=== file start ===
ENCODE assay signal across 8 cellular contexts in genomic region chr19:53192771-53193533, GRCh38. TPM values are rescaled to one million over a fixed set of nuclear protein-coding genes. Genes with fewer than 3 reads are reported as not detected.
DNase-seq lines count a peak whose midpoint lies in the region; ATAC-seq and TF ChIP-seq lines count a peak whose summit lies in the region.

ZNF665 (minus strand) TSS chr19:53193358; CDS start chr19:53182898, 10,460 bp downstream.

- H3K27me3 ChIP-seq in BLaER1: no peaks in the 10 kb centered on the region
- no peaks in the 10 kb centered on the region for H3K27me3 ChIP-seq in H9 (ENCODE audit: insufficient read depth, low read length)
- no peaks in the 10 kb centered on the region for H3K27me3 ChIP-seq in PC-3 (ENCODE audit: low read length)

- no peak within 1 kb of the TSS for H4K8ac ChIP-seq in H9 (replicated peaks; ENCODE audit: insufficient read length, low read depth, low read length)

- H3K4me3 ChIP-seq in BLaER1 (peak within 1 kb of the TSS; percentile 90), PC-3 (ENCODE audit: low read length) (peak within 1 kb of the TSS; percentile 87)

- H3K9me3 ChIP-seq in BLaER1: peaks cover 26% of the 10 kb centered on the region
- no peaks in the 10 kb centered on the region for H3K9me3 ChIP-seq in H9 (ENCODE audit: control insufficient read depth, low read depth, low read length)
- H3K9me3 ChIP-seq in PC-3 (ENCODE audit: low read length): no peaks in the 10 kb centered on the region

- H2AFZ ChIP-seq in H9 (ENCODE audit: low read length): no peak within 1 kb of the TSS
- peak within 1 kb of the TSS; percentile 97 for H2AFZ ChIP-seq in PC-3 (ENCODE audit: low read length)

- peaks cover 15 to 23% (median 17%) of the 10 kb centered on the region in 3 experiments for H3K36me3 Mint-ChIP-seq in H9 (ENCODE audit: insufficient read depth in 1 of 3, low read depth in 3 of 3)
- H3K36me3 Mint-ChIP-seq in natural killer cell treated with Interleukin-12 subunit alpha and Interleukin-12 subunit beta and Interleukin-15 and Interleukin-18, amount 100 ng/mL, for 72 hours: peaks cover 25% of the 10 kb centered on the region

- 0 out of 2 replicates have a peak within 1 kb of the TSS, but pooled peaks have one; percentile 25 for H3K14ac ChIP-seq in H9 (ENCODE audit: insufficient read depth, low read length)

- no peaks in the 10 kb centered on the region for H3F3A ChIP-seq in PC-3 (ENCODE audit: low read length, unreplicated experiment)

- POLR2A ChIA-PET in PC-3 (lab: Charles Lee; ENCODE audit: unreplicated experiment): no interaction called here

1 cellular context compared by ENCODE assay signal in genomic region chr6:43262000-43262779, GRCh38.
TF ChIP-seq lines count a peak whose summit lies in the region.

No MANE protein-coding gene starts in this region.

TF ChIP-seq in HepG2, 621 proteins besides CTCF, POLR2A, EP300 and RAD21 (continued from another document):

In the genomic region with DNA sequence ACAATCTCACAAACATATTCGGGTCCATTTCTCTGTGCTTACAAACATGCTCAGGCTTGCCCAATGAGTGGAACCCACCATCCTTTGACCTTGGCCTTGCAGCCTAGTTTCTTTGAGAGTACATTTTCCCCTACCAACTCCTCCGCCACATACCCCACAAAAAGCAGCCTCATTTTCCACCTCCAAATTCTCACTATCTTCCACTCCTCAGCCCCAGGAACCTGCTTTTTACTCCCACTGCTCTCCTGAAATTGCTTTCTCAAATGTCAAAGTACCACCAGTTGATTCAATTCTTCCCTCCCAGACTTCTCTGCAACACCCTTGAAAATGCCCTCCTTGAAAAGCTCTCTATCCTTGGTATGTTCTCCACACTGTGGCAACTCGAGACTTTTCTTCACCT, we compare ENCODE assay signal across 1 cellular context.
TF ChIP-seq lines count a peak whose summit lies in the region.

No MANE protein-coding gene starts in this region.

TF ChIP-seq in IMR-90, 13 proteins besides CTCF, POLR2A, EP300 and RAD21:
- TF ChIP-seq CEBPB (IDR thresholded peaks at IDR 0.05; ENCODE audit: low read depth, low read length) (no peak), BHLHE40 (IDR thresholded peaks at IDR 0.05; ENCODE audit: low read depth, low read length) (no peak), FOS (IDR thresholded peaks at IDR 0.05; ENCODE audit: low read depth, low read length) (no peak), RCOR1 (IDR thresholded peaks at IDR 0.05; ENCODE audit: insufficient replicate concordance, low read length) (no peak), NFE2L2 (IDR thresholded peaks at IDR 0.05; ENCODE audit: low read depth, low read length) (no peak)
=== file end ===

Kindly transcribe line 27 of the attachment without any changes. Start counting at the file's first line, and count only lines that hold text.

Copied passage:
- TF ChIP-seq CEBPB (IDR thresholded peaks at IDR 0.05; ENCODE audit: low read depth, low read length) (no peak), BHLHE40 (IDR thresholded peaks at IDR 0.05; ENCODE audit: low read depth, low read length) (no peak), FOS (IDR thresholded peaks at IDR 0.05; ENCODE audit: low read depth, low read length) (no peak), RCOR1 (IDR thresholded peaks at IDR 0.05; ENCODE audit: insufficient replicate concordance, low read length) (no peak), NFE2L2 (IDR thresholded peaks at IDR 0.05; ENCODE audit: low read depth, low read length) (no peak)